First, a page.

Cathepsin G augments the production of antigen-specific antibody by activating T cells in BALB/C mice.(32) CTSG binds to lymphocytes, including CD4+, CD8+, natural killer, and B cells with a thrombin-like receptor,(34) increases the cytotoxicity of natural killer cells, activates reactive T cells, and increases cytokines and antigen- specific antibody production. All the above functions are CTSG dose dependent.(35)

Roles of cathepsin G in vasculaR peRmeability

Cathepsin G affects the cell shapes and causes the formation of intercellular gap in the endothelial cells and epithelial cells, which can increase their permeability. The exact mechanism may relate to breaking the balance of calcium homeostasis, which may lead to increased inositol phosphate and the activation of protein kinase C, and increase albumin flux across the endothelial monolayer;(36) or relate to cleaving the extracellular part of vascular endothelial cadherin, an essential protein to maintain vascular integrity.(37) Scientists have found that neutrophil surface- bound proteases could cleave vascular endothelial cadherin of human umbilical vein endothelial cells inducing the formation of gaps and increasing the transmigration of neutrophils, and these could be reduced by specific inhibition of CTSG.(37,38) CTSG can also increase the permeability of human microvascular endothelial cell monolayers by degrading the tight junction protein occludin and vascular endothelial-cadherin, which may mediate the vasogenic edema during diabetic ketoacidosis.(39) The mechanisms of CTSG increasing the vascular permeability may also have some relationship with its role in cleaving extracellular matrix components.

Cathepsin G increases the permeability of type II epithelial monolayers in some types of acute and chronic lung disease, which is accompanied by structural changes in the monolayers with enlarged intercellular gaps visible by scanning electron microscopy.(40) CTSG increases the paracellular permeability of intestinal epithelial barriers through PAR4, and increases the phosphorylation of myosin light chain, leading to the disruption of epithelial tight junction in ulcerative colitis.(41,42)

Cathepsin G affects tissue remodeling directly by degrading components of the matrix and indirectly by cleaving and activating matrix-degrading metalloproteinases. It has been proven that CTSG induces the activation of promatrix metalloproteinase-2 in a dose- and time-dependent way, and injuries the microvasculature, thus playing roles in tumor invasion and angiogenesis.(43) CTSG has been found in the physiologic and pathologic vascular regression, and to be capable of activating matrix metalloproteinase-1 and matrix metalloproteinase-10, participating in capillary tube regression and collagen gel contraction.(44)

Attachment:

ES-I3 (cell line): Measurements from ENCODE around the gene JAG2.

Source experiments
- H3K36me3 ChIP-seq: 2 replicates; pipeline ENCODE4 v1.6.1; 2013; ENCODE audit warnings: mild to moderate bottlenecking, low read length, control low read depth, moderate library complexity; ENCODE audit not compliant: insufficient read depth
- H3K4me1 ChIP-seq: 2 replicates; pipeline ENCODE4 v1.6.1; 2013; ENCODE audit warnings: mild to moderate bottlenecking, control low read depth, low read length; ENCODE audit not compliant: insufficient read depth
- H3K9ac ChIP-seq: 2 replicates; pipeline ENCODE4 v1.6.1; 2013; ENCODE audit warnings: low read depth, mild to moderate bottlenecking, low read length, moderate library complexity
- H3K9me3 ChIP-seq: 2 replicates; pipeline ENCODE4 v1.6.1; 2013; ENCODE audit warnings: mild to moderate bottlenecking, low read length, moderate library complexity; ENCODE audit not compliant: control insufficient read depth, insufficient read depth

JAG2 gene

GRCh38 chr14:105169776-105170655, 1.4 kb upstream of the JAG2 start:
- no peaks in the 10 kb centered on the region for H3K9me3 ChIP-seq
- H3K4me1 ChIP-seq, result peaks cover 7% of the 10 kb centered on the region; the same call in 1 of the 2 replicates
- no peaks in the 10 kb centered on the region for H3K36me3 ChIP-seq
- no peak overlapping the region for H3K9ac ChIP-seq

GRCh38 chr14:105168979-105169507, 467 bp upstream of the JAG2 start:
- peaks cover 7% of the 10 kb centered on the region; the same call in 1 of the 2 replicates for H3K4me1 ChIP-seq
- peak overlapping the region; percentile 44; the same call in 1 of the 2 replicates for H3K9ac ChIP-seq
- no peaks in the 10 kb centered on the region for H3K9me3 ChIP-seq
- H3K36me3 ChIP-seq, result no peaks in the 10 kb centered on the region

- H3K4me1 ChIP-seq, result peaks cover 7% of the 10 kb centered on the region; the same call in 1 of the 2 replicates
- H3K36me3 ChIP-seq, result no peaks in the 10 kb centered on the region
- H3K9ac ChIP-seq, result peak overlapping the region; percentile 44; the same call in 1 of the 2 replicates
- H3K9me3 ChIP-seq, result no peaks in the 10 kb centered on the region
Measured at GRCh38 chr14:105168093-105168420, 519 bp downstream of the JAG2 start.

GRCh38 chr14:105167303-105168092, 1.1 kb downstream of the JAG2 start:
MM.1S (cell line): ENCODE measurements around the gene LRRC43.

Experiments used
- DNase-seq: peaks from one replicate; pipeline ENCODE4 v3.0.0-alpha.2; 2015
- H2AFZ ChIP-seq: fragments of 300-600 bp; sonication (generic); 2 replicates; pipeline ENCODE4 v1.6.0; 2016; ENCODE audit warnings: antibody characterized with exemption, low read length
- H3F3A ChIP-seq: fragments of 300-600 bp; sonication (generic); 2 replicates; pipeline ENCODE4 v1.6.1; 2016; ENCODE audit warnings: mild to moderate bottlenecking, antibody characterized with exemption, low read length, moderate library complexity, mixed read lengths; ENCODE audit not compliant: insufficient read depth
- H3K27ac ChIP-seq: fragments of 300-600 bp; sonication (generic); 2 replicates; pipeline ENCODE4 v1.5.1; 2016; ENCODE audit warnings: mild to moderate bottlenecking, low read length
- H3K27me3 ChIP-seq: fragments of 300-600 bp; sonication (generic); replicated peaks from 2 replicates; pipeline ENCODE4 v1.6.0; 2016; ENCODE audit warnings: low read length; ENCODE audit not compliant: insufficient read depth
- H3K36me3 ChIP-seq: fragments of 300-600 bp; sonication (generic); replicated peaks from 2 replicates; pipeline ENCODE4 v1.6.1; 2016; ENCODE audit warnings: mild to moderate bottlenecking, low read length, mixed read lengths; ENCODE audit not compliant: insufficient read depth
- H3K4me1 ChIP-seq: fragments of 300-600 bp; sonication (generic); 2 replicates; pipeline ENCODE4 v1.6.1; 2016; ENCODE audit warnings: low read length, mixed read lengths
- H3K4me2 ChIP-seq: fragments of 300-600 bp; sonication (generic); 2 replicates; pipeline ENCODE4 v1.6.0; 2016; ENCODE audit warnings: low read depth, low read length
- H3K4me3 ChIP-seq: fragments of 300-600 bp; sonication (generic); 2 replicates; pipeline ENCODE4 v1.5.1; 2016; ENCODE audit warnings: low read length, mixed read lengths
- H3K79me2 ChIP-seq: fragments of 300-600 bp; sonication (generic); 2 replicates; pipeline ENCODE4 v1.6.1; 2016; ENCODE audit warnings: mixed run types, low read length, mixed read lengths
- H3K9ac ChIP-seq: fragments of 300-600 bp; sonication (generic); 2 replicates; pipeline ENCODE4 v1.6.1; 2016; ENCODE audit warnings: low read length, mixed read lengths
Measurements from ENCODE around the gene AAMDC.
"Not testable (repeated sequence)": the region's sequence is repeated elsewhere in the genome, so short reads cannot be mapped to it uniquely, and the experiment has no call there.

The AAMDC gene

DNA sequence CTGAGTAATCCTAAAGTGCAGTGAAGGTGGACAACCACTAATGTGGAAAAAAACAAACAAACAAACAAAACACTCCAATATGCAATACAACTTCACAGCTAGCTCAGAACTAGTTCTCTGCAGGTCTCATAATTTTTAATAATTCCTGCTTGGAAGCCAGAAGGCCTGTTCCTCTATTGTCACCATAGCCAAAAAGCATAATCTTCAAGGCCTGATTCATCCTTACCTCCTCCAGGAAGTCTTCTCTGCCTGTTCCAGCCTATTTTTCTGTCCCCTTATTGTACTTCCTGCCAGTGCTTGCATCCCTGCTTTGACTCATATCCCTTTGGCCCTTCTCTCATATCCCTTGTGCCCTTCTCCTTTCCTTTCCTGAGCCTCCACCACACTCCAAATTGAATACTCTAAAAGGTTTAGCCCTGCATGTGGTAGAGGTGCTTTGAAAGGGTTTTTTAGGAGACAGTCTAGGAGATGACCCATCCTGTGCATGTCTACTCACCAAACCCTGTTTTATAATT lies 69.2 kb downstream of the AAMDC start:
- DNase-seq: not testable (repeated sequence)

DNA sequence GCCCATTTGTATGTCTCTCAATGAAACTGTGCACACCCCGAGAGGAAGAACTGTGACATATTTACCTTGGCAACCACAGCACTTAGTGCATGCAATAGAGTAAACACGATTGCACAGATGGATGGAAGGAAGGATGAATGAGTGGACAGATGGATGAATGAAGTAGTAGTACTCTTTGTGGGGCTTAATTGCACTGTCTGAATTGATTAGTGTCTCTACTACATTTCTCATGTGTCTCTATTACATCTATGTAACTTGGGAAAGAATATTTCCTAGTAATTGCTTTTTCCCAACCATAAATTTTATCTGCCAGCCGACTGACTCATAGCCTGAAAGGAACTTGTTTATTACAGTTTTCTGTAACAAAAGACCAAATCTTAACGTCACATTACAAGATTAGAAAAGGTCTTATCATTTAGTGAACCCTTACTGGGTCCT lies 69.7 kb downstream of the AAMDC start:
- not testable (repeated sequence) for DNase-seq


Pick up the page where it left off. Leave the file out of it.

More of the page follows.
Increased vascular permeability is found in numerous diseases, such as sepsis, acute lung injury, encephaledema, and so on. Thus, CTSG may involve in the development and progression of these diseases, but the specific molecular mechanism needs further studies.

Cathepsin G and autoimmune diseases

As mentioned above, the role of CTSG in immune reaction and inflammation is complicated and various, and CTSG participate in the pathogenesis of some autoimmune diseases. The concentration and activity of CTSG are increased in the synovial fluids of rheumatoid arthritis (RA) patients when compared with healthy controls or patients with osteoarthritis. However, the CTSG messenger ribonucleic acid (mRNA) levels are not higher in CD14+ cells of RA, because CTSG mainly play roles in peripheral joints.(45) As a monocyte chemoattractant, CTSG affected the involvement of monocytes in synovial lesions of RA patients, and CTSG concentration in the synovial fluid of RA patients was significantly correlated with the count of lymphocytes.(46) Studies have shown that CTSG in the adjacent cartilage-pannus junction can degrade articular cartilage in RA.(47) CTSG is one of the antigens of anti-neutrophil cytoplasmic antibodies in Japanese patients with RA, but the difference between the positive and negative groups in terms of clinical manifestations and laboratory parameters is not significant.(48) Further studies are necessary to elucidate how CTSG increases monocyte chemotaxis and its exact role in the pathogenesis of RA.

Cathepsin G was the major antigen for anti- neutrophil cytoplasmic antibodies in systemic lupus erythematosus (SLE), and the CTSG antibodies in the sera of active SLE patients were significantly increased than inactive patients and healthy controls, and rapidly decreased after the corticosteroid therapy.(49) Other studies also proved that CTSG in the sera of SLE patients may correlate with disease activity and vasculitis, but has no relationship with organic involvement.(50,51) Anti-CTSG anti- neutrophil cytoplasmic antibodies were the major antigenic targets of antineutrophil cytoplasmic autoantibodies in systemic sclerosis, but were not significantly associated with any clinical or serological features. However, the exact role in scleroderma needs to be clarified.(52,53)

The mRNA levels of CTSG increase in peripheral blood mononuclear cells and muscles of dermatomyositis patients. The activity of serum CTSG also increase in dermatomyositis and correlate with creatine kinase and lactate dehydrogenase levels; moreover, patients with Jo-1 auto-antibody have higher activity of CTSG. Besides, CTSG increases the lymphocytes infiltration through inducing the expression of protease activated receptor 2 and altering the cytoskeleton of human dermal microvascular endothelial cells.(54)